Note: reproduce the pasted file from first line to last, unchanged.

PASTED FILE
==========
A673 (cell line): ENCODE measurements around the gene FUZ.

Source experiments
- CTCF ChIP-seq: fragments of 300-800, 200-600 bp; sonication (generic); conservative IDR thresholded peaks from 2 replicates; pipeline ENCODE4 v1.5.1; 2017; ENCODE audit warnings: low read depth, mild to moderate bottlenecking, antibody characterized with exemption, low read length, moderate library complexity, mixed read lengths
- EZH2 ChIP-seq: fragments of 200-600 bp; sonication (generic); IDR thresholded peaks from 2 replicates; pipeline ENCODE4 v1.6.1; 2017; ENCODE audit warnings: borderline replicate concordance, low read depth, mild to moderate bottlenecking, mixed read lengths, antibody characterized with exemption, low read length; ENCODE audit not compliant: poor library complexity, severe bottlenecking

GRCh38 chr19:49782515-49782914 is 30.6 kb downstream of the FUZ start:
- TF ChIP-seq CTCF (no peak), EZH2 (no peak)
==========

A673 (cell line): ENCODE measurements around the gene FUZ.

Source experiments
- CTCF ChIP-seq: fragments of 300-800, 200-600 bp; sonication (generic); conservative IDR thresholded peaks from 2 replicates; pipeline ENCODE4 v1.5.1; 2017; ENCODE audit warnings: low read depth, mild to moderate bottlenecking, antibody characterized with exemption, low read length, moderate library complexity, mixed read lengths
- EZH2 ChIP-seq: fragments of 200-600 bp; sonication (generic); IDR thresholded peaks from 2 replicates; pipeline ENCODE4 v1.6.1; 2017; ENCODE audit warnings: borderline replicate concordance, low read depth, mild to moderate bottlenecking, mixed read lengths, antibody characterized with exemption, low read length; ENCODE audit not compliant: poor library complexity, severe bottlenecking

GRCh38 chr19:49782515-49782914 is 30.6 kb downstream of the FUZ start:
- TF ChIP-seq CTCF (no peak), EZH2 (no peak)